And for six-and-a-half innings, they led anyway.
It only took a few minutes for the Giants to take the lead, with Alex Dickerson launching one deep into (Chase Field closed dome-confined) Arizona night.
Take it from me, your resident Giants couch blogger: It was a Sunday afternoon, so if you jumped up and yelled the phallic chants associated with Dickerson home runs, I can promise you no one at all would give you funny looks from outside your window. Not a soul.
Have I made this joke before? Yes. But it’s not my fault if the situation keeps...ahem...arising.
That was all the Giants needed for quite some time, as Johnny Cueto was wheeling, dealing, and some other third verb that rhymes with “wheeling” and means good things.
Cueto entered the seventh inning having given up just 2 singles and 2 walks, while striking out 6. He wasn’t doing the world’s greatest job at keeping the ball in the strike zone, but he was masterfully limiting hard contact, and often contact at all. The Diamondbacks bats, feeble souls that they are, simply couldn’t find anything. It was tremendous work by Cueto, and arguably the best he’s looked since having Tommy John surgery.
And then Eduardo Escobar hit a game-tying, seventh inning home run, and it suddenly became painfully apparent that the Giants had only one hit through seven innings.
To their credit, it seemed as though they had stopped at one hit because they thought they didn’t need more. It was fair logic; if they could just get trough the innings quickly, rather than wasting time with silly notions like hits, they could get started on their off day that much sooner.
But Escobar threw a wrench in those plans, and the Giants were ready to respond. Brandon Crawford proved that apparently the Giants could get their second hit whenever they wanted, by leading off the eighth inning with a single. Following a Mauricio Dubón strikeout, Wilmer Flores entered the game and ripped a double into the corner to put runners at second and third.
Suddenly the Giants were in business.
Mike Yastrzemski was plunked by a pitch, and the bases were loaded. Dickerson again came through, this time with an RBI single, which Evan Longoria raised with a two-run single that juuuuust found the right spot.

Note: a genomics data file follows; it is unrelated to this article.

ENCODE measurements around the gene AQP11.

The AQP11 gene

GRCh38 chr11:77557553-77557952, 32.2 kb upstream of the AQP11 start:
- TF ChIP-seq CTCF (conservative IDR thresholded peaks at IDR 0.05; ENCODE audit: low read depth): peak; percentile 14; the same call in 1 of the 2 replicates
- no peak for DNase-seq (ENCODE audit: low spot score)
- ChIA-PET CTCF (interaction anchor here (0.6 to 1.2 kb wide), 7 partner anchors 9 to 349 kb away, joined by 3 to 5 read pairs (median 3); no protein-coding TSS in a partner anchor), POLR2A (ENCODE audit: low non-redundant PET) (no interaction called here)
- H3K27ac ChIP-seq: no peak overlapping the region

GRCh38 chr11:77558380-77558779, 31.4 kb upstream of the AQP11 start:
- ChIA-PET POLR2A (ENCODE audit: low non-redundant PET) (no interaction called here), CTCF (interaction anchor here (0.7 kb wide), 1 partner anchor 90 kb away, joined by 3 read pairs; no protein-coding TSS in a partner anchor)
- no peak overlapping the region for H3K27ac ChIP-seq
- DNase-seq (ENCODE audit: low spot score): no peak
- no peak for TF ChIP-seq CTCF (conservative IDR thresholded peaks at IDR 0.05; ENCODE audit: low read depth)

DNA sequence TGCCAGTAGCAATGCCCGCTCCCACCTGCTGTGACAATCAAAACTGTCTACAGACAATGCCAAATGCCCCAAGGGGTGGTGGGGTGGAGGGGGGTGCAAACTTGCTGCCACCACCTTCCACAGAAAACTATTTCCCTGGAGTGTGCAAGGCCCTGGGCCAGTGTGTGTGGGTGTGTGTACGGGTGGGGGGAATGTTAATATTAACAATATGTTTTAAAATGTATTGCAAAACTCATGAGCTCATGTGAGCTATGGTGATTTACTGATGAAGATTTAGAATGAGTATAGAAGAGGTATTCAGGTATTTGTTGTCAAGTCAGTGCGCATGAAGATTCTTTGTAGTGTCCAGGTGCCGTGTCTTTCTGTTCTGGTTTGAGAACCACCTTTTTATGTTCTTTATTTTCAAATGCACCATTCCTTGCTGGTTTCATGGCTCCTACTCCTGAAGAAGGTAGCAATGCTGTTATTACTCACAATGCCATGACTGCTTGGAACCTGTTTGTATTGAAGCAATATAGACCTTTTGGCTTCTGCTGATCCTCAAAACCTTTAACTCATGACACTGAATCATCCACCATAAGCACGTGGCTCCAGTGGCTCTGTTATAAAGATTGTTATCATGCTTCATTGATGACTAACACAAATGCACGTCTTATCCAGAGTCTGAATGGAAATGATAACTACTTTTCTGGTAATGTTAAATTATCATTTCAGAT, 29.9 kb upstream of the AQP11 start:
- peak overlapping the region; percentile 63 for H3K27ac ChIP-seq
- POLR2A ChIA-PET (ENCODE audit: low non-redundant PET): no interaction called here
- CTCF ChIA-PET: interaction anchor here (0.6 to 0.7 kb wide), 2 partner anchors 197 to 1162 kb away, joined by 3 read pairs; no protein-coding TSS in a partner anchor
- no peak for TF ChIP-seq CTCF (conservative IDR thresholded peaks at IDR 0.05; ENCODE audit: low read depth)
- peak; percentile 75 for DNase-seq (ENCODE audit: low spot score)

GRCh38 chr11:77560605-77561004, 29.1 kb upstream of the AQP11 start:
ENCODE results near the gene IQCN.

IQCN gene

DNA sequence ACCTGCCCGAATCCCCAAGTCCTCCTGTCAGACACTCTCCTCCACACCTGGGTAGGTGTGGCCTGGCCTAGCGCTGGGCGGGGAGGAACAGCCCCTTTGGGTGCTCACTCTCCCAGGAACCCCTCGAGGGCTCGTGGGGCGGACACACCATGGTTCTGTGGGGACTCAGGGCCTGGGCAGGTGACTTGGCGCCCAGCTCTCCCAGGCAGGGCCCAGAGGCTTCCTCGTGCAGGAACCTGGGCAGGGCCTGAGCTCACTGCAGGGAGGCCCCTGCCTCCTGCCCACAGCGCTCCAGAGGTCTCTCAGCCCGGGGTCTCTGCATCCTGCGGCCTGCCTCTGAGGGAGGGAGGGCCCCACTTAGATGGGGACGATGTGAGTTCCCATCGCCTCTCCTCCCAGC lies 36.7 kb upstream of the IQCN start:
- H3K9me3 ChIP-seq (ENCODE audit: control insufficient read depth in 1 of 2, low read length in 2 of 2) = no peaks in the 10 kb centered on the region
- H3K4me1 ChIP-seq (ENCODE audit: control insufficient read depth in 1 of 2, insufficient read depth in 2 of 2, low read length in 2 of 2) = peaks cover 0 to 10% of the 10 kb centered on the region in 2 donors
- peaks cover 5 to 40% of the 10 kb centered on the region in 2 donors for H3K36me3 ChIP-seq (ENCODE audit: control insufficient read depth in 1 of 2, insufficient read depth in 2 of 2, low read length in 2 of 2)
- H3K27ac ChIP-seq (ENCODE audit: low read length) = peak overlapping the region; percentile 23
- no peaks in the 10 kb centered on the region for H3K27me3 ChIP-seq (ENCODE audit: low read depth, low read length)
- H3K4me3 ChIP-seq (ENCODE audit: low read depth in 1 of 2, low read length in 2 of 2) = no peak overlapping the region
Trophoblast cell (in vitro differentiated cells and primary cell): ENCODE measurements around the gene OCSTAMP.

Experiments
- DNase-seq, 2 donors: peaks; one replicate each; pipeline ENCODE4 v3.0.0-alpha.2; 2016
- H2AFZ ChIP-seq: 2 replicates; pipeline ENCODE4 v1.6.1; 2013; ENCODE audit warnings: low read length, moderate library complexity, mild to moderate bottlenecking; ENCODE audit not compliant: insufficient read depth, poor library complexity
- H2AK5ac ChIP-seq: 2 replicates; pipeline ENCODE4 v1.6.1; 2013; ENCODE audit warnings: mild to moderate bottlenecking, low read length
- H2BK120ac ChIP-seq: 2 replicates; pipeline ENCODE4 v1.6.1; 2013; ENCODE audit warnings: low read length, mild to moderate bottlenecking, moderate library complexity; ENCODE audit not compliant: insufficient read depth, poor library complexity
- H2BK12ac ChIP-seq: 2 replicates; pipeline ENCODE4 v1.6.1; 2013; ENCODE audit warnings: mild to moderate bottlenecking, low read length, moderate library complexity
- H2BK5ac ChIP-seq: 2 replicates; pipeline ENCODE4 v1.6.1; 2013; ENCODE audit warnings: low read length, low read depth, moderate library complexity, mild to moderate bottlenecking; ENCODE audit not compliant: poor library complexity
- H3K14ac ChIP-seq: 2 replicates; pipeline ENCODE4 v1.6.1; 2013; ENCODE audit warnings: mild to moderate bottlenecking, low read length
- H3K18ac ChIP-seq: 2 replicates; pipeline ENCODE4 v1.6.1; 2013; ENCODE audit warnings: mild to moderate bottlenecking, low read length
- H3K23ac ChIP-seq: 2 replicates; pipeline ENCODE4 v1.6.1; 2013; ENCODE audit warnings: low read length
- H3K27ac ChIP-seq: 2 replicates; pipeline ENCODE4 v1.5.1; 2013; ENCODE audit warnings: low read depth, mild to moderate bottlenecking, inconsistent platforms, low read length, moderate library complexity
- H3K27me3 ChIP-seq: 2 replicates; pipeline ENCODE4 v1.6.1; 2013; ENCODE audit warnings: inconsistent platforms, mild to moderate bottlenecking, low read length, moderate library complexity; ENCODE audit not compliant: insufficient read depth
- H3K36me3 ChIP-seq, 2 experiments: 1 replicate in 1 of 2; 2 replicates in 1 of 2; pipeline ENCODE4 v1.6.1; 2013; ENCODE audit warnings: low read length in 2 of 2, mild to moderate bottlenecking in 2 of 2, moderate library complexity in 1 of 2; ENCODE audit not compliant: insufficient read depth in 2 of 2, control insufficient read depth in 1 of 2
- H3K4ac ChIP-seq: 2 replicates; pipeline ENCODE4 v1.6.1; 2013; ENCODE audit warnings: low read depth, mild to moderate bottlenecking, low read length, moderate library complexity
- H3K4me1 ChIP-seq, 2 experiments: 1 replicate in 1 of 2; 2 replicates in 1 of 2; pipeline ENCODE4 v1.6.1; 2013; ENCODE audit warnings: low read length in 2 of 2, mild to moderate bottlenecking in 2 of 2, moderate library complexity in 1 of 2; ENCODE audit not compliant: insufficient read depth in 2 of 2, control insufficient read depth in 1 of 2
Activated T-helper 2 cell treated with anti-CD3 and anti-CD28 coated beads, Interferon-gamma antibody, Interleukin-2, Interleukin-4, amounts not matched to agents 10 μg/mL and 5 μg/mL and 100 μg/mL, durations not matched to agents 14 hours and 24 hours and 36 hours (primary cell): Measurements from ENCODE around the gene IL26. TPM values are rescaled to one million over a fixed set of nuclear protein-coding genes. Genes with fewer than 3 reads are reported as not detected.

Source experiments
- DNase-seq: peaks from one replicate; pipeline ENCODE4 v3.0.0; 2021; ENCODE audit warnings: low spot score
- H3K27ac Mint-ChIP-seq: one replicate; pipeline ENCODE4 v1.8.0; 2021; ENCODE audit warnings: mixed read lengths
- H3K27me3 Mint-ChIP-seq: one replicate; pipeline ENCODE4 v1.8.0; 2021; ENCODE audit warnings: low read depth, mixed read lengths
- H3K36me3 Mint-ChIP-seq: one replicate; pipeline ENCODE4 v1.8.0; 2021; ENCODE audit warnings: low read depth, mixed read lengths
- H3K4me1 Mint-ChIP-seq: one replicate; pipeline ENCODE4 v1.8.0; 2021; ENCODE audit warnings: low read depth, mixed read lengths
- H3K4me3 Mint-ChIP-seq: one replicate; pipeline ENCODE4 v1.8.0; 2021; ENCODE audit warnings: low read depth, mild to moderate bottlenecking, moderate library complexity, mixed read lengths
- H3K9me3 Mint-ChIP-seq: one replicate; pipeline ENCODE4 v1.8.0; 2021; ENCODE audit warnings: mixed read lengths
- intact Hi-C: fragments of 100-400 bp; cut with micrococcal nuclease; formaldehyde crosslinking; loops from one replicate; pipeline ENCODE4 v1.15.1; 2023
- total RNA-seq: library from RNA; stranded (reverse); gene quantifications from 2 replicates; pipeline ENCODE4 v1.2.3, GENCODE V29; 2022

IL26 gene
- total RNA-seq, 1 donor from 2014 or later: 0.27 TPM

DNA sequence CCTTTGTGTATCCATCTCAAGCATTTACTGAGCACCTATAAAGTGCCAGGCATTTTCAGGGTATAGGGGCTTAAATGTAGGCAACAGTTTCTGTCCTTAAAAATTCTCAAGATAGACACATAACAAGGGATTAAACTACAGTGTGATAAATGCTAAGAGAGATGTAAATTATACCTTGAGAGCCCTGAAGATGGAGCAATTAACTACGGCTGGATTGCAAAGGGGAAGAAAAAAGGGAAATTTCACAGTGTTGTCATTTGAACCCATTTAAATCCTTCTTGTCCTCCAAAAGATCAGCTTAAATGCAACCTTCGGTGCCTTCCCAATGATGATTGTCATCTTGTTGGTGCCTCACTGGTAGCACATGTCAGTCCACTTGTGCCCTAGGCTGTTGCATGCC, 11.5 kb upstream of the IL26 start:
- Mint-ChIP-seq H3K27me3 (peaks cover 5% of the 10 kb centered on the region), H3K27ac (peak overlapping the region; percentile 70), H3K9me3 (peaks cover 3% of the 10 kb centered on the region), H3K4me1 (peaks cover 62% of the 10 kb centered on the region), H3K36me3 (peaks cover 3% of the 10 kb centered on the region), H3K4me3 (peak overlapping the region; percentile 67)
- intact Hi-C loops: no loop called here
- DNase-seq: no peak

Sometimes it’s better to be lucky than to be good, and as the Giants proved on Sunday, it’s almost always better to just be both. Be greedy, dang it.
That gave the Giants a 4-1 lead, and while that might not have felt like enough earlier in the year, the bullpen has been stellar lately, and Arizona’s offense has been mostly useless against San Francisco this season. It would prove to be the final score.
About that bullpen.
It was a mess early in the year, and it’s been utterly sensational as of late. The way I see it, there are a few reasons for that:
- Relievers are pitching better, which might be unsustainable.
- Relievers aren’t getting hilariously unlucky, which is probably sustainable.
- Starters are going longer, thus allowing Gabe Kapler to be more selective.
- The Giants are getting more leads, thus encouraging Kapler to use his best relievers.
On Sunday it was Tony Watson, Tyler Rogers, and Sam Coonrod who got the job done. They allowed no baserunners in 2.1 innings, with Coonrod making things look easy to earn his first career save, and Rogers throwing eight of nine pitches for strikes.
But it was Watson who had the funniest appearance. He took over for Cueto with two outs in the seventh, and a runner on first. He managed to pick that runner off, and that was his night.
With the Giants scoring in the next half of the inning, Watson was awarded the win.
I’m sure there have been funnier wins in baseball history than that, but that’s certainly one of the best in recent memory.
The win gave the Giants their first road series win of the year, and moved them to within two games of .500. Their schedule to start September is light, with two road games against the Colorado Rockies, followed by a four-game home set against the Diamondbacks (again), and a two-game home series against the Seattle Mariners.
They sent a pretty clear message to their front office that they would like the chance to compete this year, and not have their top performers shipped off ahead of Monday’s trade deadline.
And they sure made it look good in the process.